Fatal U.S.-Mexico border crossings featured in Michigan toe-tag exhibit

A new exhibit uses toe tags with the names of dead migrants found at the Arizona-Mexico border from 1994 as a graphic reminder that crossing borders claims lives. Photo courtesy of "Hostile Terrain 94."

March 27 (UPI) — A new art exhibit uses toe tags attached to a large map of the U.S.-Mexico border to remind visitors that undocumented migration claims lives, said its creator, University of Michigan anthropologist Jason De León.

“The people can’t speak for themselves, but maybe their deaths can speak for them,” De León said in a telephone interview about the exhibit that opens Wednesday at the University of Michigan in Ann Arbor.

De León collaborated with photographer Michael Wells and artist/curator Lucy Cahill to produce the work.

The Hostile Terrain 94 exhibition attaches 3,000 yellow cardboard toe tags to a white wall-size Arizona-Mexico border map to visualize migrants’ deaths since 1994 and to communicate the stories of their fatal border crossings.

Toe tags are placed on corpses in morgues for identification purposes.

“This exhibition is really important, especially in today’s climate,” Nicole Smith, a UM anthropology major who is working with De León on the exhibition, told the Detroit News.

“We hear all the time on the news about immigration and building a wall and child separation. While those things are very important, there are thousands of people dying due to our border policy, and I don’t think a lot of people realize that,” Smith said.

Volunteers like Smith filled out 3,000 toe tags by hand with identifying details, including names if the corpse was identified. Each toe tag was placed precisely on the map where a migrant’s body was found. The tags stack up against each other in a swath across Arizona’s desert border, a graphic visualization of the danger that migrants confront.

“That’s just the Arizona border. The exhibit does not even include deaths in California or Texas,” De León said.

The U.S. Border Patrol recorded 7,505 deaths on the entire southwestern border from 1998 to 2018.

De León pointed to the hardening of the border as a cause of migrant deaths.

“We beef the border up in one place and it pops a hole in someplace else that is usually more dangerous,” he said.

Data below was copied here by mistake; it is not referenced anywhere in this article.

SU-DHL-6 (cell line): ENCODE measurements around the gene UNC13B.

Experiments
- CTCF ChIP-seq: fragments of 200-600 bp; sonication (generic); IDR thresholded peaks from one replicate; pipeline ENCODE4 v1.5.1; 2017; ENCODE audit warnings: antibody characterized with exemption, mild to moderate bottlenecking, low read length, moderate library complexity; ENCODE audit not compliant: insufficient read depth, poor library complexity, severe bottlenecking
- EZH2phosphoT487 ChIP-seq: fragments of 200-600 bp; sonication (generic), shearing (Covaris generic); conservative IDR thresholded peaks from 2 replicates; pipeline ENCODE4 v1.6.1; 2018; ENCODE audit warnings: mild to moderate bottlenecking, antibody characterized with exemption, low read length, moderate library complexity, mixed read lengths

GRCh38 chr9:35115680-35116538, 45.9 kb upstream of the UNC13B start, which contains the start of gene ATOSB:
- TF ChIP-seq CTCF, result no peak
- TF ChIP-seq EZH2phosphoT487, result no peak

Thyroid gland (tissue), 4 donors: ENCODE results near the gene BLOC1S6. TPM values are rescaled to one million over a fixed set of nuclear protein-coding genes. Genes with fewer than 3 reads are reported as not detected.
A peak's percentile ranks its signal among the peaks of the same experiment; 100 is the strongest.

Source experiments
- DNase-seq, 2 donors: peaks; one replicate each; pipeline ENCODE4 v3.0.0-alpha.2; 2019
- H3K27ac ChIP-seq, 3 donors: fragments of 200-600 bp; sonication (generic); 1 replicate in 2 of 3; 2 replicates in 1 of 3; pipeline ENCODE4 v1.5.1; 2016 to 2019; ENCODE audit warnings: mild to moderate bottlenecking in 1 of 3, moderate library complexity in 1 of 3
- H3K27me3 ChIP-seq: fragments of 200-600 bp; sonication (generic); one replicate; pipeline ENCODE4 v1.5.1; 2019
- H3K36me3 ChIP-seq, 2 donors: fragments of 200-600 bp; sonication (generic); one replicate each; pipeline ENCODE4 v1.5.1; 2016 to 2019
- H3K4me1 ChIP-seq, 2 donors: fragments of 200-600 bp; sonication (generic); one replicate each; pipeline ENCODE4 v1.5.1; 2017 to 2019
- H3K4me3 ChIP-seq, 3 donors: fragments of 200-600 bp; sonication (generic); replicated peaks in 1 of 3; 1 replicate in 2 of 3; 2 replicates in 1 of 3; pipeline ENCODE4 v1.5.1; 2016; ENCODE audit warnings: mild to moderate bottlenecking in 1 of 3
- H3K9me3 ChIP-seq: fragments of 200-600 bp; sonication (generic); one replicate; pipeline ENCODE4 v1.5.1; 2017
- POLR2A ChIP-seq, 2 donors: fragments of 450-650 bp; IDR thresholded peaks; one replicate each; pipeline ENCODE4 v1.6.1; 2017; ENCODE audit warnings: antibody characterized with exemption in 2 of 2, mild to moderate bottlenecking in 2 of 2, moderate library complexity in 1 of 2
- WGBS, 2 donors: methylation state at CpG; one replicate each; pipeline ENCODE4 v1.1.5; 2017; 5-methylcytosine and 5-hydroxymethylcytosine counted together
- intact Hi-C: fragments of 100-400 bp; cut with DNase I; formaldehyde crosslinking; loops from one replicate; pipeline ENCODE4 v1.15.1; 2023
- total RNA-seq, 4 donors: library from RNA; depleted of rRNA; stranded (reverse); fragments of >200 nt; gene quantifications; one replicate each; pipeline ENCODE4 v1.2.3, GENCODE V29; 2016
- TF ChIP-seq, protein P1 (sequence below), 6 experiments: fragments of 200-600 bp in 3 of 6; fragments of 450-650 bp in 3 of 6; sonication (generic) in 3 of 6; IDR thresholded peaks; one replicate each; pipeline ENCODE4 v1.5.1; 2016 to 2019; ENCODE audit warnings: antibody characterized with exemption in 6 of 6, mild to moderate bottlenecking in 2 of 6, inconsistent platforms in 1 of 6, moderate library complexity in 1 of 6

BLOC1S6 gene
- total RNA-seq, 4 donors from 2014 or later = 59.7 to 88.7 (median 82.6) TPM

The anthropologist said most parts of Arizona’s desert became far more difficult for migrants to cross starting in 2013 and forced them to travel through harsher, more difficult terrain, squeezing them up into the mountains and exposing them to greater dangers.

“The ways that people die in Arizona are hypothermia and exposure. Or the pre-existing conditions someone might have that the journey exacerbates,” De León said.

But he pointed out that the Arizona border hardening shifted migrants to Texas, turning it into the primary crossing corridor into the United States.

“People are also being exposed to difficult environmental conditions, including in South Texas where people often die from exhaustion and dehydration,” De León said.

But current heightened security in Texas means “all of a sudden, New Mexico has become this new path of least resistance,” he said. “And because of all this hardening of the land border, we are also seeing increased human smuggling on boats.”

De León is author of the book, Land of Open Graves: Living and Dying on the Migrant Trail, in which he advocates humane border policies. He hopes the exhibit will continue his mission to raise awareness for less deadly border policies.

“I think exposing people to nature’s danger is by design. It makes it easier for the Border Patrol to say people put themselves in harm’s way, that they do this to themselves. Instead, it’s a border policy designed to put people in harm’s way. Nature itself is a much cheaper and more effective way to kill people,” he said.

De León trained as an archaeologist, but turned to focus on immigration issues because he had to work on excavations with working-class Mexican men who all had traumatic border crossing experiences or were preparing to migrate.

“So, over the last 10 years, I transformed from an archaeologist to an anthropologist, and I’ve tried to find different ways to document, understand and present migration to the public,” he said.

The exhibit will run for three days at the university. Next year, the concept will be used for simultaneous exhibitions at 94 host sites around the world.

The current exhibition is funded by the university, De León said. The Undocumented Migration Project, the exhibition’s organizer, said on its website that it asks future host sites to pay $1,500 for shipping, installation and insurance.

To reflect each specific location’s immigration policy, hosts will develop complementary programming, De León said. For example, when the exhibition opens on the Italian island of Lampedusa in the Mediterranean, the refugees housed there will participate by filling out the toe tags by hand.

The Mediterranean is the world’s deadliest region for migrants. More than 2,000 people died trying to cross the sea into Europe last year.

“The exhibit raises the question, ‘Why is nobody talking about these deaths from so-called natural causes?'” De León said.

“If we had a border policy that killed people with bullets, more people would be paying attention,” he said. “We need to stop this policy that kills people.”


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